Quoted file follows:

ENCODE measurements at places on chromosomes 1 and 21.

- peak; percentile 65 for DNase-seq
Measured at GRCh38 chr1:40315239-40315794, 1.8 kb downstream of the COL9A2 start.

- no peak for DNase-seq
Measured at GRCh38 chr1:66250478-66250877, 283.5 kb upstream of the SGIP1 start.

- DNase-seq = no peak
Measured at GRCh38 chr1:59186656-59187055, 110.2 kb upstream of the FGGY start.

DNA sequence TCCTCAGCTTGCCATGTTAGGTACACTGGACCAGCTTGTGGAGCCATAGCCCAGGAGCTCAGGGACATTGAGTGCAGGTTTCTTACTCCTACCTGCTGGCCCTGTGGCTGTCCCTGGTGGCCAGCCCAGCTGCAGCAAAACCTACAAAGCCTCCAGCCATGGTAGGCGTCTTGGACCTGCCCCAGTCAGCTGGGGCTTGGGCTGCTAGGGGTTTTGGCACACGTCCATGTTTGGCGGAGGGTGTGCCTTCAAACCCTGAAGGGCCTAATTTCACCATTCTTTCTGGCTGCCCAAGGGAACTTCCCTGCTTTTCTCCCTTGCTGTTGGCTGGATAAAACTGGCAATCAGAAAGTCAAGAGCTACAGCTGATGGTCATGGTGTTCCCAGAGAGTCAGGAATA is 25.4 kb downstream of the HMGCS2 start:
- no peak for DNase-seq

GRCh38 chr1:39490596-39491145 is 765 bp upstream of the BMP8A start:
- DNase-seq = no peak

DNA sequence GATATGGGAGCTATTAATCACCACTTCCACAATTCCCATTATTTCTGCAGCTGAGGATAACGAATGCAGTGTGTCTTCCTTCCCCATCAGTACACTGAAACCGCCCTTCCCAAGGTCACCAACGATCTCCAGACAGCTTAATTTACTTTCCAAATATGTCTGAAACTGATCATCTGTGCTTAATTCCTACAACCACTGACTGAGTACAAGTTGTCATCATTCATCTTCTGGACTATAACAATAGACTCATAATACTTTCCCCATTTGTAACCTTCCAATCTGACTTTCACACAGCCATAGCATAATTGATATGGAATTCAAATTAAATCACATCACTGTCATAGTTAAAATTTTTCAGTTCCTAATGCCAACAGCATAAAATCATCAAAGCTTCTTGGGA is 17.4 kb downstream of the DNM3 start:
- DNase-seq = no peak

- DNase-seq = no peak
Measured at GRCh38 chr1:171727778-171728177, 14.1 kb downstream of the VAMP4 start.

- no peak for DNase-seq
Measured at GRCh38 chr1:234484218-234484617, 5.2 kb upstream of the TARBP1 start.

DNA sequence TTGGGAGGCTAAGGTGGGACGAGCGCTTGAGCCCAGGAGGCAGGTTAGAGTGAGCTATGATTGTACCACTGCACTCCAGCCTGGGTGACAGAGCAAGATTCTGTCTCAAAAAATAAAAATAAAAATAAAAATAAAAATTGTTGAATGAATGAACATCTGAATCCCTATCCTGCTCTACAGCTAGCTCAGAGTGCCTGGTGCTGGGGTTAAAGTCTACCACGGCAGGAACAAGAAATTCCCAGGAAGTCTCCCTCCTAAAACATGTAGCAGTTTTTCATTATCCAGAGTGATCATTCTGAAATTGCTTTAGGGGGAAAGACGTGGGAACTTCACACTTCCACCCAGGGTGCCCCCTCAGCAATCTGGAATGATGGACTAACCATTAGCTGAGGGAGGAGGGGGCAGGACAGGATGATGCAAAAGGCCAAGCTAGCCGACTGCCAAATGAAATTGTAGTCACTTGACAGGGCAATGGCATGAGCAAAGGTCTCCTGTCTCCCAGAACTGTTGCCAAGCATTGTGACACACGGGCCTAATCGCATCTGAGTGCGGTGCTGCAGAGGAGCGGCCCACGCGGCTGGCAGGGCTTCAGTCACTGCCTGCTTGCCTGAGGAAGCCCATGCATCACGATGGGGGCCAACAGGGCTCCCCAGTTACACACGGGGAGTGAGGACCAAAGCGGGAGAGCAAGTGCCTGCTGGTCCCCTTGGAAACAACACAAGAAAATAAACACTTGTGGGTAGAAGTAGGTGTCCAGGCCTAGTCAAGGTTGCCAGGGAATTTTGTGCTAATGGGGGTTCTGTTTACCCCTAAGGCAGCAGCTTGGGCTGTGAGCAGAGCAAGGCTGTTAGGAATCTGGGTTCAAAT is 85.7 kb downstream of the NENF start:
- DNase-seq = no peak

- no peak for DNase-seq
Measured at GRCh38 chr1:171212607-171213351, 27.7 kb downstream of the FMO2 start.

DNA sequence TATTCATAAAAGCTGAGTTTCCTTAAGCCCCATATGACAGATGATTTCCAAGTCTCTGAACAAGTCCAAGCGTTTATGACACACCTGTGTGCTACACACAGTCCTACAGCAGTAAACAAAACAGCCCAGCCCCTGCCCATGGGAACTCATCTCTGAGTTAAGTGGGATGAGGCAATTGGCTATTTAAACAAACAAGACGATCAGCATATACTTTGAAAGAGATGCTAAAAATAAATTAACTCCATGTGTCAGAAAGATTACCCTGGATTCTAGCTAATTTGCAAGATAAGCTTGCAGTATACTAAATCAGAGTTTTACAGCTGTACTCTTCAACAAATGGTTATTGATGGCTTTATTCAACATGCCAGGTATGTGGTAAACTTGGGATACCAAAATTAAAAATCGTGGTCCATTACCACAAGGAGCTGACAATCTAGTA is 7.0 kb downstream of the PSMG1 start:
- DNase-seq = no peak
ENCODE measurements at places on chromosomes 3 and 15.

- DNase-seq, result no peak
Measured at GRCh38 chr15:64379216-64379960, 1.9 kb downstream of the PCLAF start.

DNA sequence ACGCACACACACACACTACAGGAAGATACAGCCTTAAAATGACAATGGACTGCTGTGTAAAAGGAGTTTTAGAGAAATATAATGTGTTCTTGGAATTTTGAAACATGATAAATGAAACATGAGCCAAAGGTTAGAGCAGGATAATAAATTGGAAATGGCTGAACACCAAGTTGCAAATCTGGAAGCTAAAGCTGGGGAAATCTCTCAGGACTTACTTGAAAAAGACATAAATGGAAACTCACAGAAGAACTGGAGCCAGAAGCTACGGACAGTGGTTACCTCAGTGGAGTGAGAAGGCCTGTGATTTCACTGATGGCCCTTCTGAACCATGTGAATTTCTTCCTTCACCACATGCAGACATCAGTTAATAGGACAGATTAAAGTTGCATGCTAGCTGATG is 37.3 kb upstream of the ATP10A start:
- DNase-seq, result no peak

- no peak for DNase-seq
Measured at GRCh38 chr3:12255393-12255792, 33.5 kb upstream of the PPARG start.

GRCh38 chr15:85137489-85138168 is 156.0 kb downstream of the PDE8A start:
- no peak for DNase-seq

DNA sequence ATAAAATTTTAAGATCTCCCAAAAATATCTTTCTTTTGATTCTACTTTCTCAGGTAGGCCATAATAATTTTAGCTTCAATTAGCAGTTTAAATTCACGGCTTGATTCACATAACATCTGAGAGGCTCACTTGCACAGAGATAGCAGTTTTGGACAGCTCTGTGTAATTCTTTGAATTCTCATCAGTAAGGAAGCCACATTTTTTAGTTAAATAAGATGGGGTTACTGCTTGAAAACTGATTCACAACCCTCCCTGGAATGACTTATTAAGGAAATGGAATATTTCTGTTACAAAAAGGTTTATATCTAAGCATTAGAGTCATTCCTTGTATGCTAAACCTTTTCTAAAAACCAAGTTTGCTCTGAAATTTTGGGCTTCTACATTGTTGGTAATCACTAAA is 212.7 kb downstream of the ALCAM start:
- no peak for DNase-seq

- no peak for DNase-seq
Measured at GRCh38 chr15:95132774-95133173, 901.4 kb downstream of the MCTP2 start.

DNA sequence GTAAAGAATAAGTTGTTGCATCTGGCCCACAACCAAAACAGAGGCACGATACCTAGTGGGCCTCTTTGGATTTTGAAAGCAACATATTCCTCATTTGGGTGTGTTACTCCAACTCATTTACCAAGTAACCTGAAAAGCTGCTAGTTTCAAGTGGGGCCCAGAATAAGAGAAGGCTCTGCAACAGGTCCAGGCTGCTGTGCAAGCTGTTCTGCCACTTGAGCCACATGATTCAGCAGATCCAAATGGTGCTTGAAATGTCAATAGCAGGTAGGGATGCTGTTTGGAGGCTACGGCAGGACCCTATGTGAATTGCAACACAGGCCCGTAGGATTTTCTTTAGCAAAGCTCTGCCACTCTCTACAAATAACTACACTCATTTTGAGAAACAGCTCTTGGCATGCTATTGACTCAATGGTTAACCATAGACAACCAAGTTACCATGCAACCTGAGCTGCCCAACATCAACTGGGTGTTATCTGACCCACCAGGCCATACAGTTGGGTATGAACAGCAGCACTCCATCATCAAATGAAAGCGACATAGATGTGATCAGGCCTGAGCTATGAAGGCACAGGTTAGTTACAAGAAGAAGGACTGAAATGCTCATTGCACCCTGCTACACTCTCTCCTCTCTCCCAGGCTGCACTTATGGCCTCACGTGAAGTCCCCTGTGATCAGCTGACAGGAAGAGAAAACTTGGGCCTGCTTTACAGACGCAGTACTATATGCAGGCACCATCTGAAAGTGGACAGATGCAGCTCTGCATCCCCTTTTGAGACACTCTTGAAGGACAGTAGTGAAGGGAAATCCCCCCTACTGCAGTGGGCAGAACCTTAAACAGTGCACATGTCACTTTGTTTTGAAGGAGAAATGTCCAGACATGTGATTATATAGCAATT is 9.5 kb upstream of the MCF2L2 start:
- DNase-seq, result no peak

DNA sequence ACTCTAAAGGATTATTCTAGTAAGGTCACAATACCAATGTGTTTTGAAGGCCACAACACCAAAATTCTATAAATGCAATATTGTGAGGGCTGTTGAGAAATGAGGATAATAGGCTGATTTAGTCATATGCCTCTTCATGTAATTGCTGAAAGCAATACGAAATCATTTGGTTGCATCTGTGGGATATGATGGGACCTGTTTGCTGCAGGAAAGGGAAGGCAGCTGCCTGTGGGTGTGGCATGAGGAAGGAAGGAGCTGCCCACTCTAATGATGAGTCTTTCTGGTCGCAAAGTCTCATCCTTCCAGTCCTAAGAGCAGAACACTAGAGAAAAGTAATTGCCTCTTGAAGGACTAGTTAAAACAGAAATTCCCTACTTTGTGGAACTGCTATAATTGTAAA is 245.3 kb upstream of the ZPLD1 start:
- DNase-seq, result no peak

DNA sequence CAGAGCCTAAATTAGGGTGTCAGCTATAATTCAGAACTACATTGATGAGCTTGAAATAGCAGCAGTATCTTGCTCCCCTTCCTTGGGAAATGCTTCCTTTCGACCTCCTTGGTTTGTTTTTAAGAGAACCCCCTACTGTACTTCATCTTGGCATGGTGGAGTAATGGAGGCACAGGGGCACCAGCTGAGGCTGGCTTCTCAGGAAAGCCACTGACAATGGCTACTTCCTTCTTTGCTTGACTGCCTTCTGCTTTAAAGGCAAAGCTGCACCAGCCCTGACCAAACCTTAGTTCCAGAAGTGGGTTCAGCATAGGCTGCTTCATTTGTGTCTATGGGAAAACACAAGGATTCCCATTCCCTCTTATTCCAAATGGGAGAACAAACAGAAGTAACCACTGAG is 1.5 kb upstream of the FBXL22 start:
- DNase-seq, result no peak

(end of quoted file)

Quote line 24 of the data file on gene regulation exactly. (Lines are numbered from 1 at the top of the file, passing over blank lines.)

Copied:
ENCODE measurements at places on chromosomes 3 and 15.